Arizona University did not owe student a duty of care during a study abroad program when the students organized an “off campus” trip, which resulted in a student’s deathPosted: December 12, 2016
Two different issues determine most outcomes in lawsuits against college & universities, whether the class was for credit or not and whether the incident occurred off campus or on campus.
State: Arizona, Court of Appeals of Arizona, Division One
Plaintiff: Elizabeth Boisson
Defendant: Arizona Board Of Regents, a public entity; State of Arizona, a public entity; Nanjing American University, L.L.C., an Arizona corporation doing business as, or under the trade name of Yangtze International Study Abroad
Plaintiff Claims: negligence
Defendant Defenses: no duty owed
Holding: for the defendant
The deceased signed up for an international study abroad trip in China through the defendant university. While in China, the deceased and several other students organized a trip to Everest base camp. While at Everest base camp the deceased suffered altitude sickness and died.
From China, you can drive to the North Side base camp of Everest, which is at 19,000 feet.
During a student-organized trip, 14 study abroad students — including Morgan — flew to Lhasa, Tibet. The students then drove to the Mount Everest base camp a few days later. While at base camp, which is approximately 18,000 feet above sea level, Morgan developed and then died of altitude sickness.
The trial court dismissed the plaintiff’s claims based on the defendant’s motion for summary judgment. This appeal followed.
Analysis: making sense of the law based on these facts.
The court first looked at the requirements to prove negligence in Arizona.
Although described in various ways, a plaintiff alleging a claim for negligence under Arizona common law has the burden to show: (1) duty; (2) breach of that duty; (3) cause-in-fact; (4) legal (or proximate) causation and (5) resulting damages.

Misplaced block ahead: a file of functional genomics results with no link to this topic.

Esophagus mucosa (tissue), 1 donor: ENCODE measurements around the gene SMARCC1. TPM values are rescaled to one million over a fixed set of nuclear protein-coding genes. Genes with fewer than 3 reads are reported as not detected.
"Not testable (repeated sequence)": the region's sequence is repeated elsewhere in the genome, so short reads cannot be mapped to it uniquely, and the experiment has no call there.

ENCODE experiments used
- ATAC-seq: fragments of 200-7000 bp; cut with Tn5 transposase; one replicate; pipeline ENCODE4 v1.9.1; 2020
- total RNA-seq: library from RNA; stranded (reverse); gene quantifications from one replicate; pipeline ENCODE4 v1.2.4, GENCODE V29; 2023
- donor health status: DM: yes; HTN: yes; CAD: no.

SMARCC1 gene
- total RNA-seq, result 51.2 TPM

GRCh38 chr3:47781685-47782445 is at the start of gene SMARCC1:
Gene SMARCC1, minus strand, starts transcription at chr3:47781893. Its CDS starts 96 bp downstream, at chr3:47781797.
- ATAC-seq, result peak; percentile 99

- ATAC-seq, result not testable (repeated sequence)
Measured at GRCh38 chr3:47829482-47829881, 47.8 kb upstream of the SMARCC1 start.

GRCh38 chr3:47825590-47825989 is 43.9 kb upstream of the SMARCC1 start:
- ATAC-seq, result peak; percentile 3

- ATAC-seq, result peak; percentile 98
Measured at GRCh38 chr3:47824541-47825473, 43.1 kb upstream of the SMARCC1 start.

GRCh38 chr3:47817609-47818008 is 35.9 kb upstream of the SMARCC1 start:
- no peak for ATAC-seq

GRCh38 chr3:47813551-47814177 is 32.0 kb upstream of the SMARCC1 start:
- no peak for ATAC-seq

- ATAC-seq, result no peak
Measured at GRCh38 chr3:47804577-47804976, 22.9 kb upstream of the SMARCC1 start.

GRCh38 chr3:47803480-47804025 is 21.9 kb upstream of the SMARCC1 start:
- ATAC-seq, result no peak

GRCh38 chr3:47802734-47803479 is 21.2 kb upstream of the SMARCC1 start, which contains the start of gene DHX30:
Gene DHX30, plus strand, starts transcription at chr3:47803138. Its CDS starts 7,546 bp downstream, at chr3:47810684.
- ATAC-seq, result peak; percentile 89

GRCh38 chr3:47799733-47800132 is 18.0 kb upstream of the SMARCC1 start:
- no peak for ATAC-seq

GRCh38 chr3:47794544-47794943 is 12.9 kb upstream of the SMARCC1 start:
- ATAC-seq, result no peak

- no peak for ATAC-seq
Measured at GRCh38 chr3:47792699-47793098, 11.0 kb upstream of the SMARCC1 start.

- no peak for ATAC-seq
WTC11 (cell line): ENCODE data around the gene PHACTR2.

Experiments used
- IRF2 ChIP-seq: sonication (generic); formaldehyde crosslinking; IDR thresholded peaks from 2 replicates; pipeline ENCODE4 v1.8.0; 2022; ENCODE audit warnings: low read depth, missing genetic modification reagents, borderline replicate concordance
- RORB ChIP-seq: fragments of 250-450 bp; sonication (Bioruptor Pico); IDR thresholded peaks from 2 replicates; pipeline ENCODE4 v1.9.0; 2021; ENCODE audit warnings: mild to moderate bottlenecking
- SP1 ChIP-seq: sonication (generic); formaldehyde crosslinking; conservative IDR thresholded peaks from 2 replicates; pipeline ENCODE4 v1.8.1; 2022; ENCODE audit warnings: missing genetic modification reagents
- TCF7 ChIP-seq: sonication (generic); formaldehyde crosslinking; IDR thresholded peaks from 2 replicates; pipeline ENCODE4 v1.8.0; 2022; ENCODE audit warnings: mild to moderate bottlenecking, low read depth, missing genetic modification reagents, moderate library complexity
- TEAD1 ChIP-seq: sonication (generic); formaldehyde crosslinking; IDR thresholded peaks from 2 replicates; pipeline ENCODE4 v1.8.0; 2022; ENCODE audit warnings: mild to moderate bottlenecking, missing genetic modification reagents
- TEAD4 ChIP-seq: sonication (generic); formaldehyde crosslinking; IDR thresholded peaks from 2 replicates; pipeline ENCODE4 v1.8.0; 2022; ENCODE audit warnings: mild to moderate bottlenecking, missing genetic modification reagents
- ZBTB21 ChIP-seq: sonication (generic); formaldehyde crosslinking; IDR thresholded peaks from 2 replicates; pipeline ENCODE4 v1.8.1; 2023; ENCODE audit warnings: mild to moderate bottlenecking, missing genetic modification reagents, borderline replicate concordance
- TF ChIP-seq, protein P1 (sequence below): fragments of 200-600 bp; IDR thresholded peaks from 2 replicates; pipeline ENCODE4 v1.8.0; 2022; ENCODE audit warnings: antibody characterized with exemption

Arizona uses a five-step test for negligence when most other states use a four-point test. The difference is Arizona expands the definition of proximate causation requiring an actual cause and a proximate cause to prove negligence.
Of the five steps, the first, whether or not there was a duty, is a decision that is made by the court.
The existence of a duty of care is a distinct issue from whether the standard of care has been met in a particular case. As a legal matter, the issue of duty involves generalizations about categories of cases. Duty is defined as an “obligation, recognized by law, which requires the defendant to conform to a particular standard of conduct in order to protect others against unreasonable risks of harm.” . . . .
Whether the defendant owes the plaintiff a duty of care is a threshold issue; absent some duty, an action for negligence cannot be maintained. Thus, a conclusion that no duty exists is equivalent to a rule that, for certain categories of cases, defendants may not be held accountable for damages they carelessly cause, no matter how unreasonable their conduct.
Foreseeability is not an issue under Arizona’s law. Whether or not the defendant could foresee the injury to the plaintiff does not come into play when determining if a duty existed.